- Learn how the Small Business Administration defines a startup.
- Find out how the length of time a business has existed affects its “startup” status.
- Discover how a business’s approach to an industry helps to define a “startup.”
- Learn how to finance a startup.
- Discover the milestones that mean your business is no longer a startup.
There’s a specific sensibility and respect attached to businesses referred to as startups. Owners enjoy the feeling of risk-taking and future-facing enterprise. But the actual definition of what a startup is can be murky. Even if your business meets the definition in the eyes of the investing community, at what point do you graduate from startup to established business? Fiducial has some answers for you.
Startups have a pretty loose definition. People generally acknowledge them as a subset of small businesses (a category established by the U.S. Small Business Administration for the purpose of qualifying for federal contracts). They earn their name based on either how long they have been in business or in the way that they have approached the industry that they are in. Let’s take a closer look at each.
How long have you been in business?
There are plenty of entrepreneurs who proudly refer to themselves as startups. Most of these businesses are simply new and have only been operating for a couple of years. Though this belies the notion that a startup is a disruptor that is doing something new and risky. Any new business owner can tell you that whether they’re selling a novel service or an iconic product, they’re taking a real chance by going it alone.
This idea is supported by the Congressional Research Service’s findings of the risk involved in starting a new business. A recent report indicated that “business startups create many new jobs, but have a more limited effect on net job creation over time because fewer than half of all startups remain in business after five years.”
Considering a new venture as a startup is a legitimate position to take. However, it begs the question of at what point they consider themselves well-established enough to no longer be called a new business, a startup, or anything else indicating their sense of courage combined with concern.
How do you approach an industry?
The more traditional characteristics of the term “startup” refer to the way that a business approaches its industry. They are either selling an existing product or service in an entirely new way or introducing a brand new service or product that will be a game-changer for consumers, as well as for their competition. These businesses are taking a different type of chance. They are betting that their product will take off and offer rich rewards.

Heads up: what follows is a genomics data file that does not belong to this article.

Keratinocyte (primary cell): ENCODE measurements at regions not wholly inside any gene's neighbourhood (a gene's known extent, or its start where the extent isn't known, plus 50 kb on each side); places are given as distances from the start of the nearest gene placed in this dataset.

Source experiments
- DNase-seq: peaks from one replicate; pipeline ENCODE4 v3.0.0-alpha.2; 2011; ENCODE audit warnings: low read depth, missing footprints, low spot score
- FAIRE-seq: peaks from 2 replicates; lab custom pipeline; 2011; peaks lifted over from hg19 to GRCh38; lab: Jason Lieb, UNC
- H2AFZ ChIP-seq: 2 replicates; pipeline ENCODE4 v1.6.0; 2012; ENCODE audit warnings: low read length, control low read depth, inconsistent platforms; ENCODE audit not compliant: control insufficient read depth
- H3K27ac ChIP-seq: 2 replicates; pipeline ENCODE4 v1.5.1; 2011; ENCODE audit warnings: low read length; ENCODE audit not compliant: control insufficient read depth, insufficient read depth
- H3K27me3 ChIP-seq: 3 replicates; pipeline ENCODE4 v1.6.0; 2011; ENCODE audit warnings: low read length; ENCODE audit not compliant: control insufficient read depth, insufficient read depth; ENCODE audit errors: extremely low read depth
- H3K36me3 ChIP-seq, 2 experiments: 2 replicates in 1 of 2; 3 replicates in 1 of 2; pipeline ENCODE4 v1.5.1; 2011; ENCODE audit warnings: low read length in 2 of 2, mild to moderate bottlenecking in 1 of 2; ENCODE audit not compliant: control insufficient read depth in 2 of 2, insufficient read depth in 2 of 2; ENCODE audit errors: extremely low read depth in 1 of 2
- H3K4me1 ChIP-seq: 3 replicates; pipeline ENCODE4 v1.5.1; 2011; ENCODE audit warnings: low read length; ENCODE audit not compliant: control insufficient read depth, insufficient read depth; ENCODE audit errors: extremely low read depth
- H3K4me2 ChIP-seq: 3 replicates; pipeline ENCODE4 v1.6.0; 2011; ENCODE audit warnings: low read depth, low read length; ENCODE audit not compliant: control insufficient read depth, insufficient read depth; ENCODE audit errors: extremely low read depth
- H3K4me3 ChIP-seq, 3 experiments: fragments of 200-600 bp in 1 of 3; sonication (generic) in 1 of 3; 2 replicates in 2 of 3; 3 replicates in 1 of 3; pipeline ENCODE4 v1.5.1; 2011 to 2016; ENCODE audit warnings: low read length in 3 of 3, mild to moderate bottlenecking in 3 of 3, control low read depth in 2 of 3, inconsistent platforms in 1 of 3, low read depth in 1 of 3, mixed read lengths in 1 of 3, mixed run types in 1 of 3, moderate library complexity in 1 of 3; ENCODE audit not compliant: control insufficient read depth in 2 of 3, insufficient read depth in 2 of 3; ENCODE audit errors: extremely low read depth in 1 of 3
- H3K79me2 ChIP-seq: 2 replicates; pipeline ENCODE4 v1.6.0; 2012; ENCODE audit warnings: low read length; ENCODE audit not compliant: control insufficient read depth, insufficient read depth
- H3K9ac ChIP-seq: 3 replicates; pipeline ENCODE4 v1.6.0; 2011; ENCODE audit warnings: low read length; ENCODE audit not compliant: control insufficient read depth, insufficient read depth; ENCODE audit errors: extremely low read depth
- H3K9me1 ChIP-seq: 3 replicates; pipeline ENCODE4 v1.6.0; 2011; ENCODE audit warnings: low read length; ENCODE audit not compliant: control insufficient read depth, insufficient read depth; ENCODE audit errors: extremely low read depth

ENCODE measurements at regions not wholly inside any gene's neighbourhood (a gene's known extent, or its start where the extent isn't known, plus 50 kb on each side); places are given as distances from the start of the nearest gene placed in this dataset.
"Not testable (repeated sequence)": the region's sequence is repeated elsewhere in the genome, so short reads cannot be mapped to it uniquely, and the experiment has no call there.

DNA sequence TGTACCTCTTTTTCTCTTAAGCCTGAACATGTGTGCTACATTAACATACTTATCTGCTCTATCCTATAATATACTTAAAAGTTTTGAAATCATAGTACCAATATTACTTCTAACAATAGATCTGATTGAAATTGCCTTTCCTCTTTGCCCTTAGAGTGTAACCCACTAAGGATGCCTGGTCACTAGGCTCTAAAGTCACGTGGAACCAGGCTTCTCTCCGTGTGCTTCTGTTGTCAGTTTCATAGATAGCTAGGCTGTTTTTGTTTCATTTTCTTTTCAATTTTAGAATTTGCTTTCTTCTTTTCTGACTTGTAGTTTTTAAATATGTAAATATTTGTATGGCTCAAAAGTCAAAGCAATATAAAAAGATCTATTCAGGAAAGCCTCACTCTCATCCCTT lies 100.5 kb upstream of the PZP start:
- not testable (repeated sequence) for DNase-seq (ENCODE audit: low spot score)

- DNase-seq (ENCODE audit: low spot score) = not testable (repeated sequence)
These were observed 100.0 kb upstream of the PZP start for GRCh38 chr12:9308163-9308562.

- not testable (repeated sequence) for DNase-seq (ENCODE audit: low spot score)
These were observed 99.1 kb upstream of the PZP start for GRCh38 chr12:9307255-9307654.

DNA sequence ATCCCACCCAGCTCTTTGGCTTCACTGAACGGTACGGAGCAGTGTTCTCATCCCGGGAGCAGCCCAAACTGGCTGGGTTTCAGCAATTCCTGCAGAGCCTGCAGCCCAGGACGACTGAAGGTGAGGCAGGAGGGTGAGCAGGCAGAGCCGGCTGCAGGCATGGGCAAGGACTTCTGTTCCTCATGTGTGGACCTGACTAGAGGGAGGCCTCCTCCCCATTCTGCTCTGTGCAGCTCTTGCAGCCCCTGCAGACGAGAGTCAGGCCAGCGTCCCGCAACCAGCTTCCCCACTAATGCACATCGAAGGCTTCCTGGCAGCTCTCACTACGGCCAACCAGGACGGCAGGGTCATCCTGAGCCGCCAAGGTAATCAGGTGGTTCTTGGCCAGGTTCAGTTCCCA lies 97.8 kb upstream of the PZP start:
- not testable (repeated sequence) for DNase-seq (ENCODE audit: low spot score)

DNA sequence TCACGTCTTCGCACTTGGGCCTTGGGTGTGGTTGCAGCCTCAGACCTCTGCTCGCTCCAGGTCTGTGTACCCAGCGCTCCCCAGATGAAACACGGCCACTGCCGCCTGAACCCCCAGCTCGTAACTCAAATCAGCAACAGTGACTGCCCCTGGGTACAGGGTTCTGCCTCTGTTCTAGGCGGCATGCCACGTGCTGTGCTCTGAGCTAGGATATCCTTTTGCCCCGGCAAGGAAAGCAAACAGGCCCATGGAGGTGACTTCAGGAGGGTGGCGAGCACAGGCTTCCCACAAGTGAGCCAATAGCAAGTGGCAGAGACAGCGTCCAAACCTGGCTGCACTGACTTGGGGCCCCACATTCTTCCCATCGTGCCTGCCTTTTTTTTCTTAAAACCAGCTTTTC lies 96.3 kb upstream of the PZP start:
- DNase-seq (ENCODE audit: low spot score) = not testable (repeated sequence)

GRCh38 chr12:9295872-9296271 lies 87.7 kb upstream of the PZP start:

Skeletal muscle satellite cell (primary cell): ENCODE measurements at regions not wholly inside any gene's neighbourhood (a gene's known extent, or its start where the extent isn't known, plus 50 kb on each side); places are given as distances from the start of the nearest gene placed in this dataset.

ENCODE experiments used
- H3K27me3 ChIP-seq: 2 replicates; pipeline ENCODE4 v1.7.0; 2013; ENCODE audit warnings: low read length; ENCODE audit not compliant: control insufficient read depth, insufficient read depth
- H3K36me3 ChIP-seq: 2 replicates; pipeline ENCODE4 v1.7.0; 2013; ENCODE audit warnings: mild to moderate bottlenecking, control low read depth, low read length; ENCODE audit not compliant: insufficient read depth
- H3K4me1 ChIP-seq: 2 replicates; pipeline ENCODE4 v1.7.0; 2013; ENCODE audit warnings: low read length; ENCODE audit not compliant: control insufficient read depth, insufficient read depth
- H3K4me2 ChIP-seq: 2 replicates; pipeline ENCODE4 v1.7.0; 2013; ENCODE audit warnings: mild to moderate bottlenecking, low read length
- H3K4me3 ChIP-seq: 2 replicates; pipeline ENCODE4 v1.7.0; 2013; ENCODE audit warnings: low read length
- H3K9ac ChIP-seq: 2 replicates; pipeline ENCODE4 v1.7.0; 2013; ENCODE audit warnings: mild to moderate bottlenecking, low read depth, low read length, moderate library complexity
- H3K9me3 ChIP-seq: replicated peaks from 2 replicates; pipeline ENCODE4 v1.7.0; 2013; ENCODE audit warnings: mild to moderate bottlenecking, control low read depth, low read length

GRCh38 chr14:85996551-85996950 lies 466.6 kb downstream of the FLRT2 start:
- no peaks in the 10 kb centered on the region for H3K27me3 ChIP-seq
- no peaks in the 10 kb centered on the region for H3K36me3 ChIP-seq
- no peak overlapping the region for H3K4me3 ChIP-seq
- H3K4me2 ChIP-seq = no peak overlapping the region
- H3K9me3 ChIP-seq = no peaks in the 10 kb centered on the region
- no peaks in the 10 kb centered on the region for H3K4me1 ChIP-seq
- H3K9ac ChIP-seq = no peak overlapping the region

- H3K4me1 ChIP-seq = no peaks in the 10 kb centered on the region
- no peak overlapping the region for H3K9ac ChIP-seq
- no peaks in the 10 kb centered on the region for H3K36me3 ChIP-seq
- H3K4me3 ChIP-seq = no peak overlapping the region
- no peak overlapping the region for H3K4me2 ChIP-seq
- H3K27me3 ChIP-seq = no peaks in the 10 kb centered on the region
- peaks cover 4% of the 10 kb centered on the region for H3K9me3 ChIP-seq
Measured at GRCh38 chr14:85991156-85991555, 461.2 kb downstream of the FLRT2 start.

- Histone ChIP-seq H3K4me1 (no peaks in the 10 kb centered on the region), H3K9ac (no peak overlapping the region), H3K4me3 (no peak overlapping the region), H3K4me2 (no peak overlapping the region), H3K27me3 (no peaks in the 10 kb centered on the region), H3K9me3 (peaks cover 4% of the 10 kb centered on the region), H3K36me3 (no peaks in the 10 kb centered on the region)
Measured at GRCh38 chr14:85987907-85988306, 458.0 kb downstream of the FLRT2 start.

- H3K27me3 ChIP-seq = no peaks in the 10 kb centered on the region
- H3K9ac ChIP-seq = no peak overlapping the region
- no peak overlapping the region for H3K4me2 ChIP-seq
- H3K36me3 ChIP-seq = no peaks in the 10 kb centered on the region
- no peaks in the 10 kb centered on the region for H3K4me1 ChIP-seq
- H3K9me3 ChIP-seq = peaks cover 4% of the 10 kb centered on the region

Businesses that fall into this category are often tech companies but not always. According to Eric Ries, the creator of the Lean Startup methodology, “A startup is a human institution designed to create a new product or service under conditions of extreme uncertainty. To open up a new business that is an exact clone of an existing business, all the way down to the business model, pricing, target customer, and specific product may, under many circumstances, be an attractive economic investment. But it is not a startup, because its success depends only on decent execution—so much so that this success can be modeled with high accuracy.”
Does the term “startup” really matter?
Does your use of the word “startup” refer to your business’ tenure or its goal of turning an industry on its head? In both cases, the term indicates that it has a lot of runways ahead.
How to finance a startup
One of the most essential pieces of a new business’ survival is how and where it will get its financing and calling yourself a startup can impact your options. Traditional lenders like credit unions or banks are notoriously risk-averse.
Unfortunately, businesses with two years or less of operational history are unlikely to qualify for funding. If this describes your business, you are more likely to find yourself eligible for a personal loan based on your credit score. Perhaps a loan or microloan from an online lender based on documented revenues would work too.
By contrast, call yourself a startup and you’re likely to draw the attention of venture capitalists, private investors, angel funding, or even crowdfunding from people who are eager to take a chance on a promising new idea. These alternative sources of funding are willing to take a risk. They are much more interested in your vision and your market research than in your credit history or actual sales.
Are you well established enough?
Whether you’ve called yourself a startup because of the newness of your business or of your product, at some point you need to acknowledge that the name no longer fits. Here are a couple of milestones that indicate that you’ve bypassed that stage of your company’s history and have achieved a significant level of success:
- If your business has made it past the one-year anniversary of its opening, then you have accomplished what the Small Business Association says that many businesses do not. According to the agency, approximately one in five don’t survive that long.
- If you’ve reached the point where you’re making a profit, then you’ve surpassed most non-employer firms.
- If you’re no longer running the business yourself and you’ve started hiring employees, then you’re doing better than 80% of American small businesses.
Need some advice on starting a new business? Call Fiducial at 1-866-FIDUCIAL or make an appointment at one of our office locations to discuss your situation. Ready to book an appointment now? Click here.
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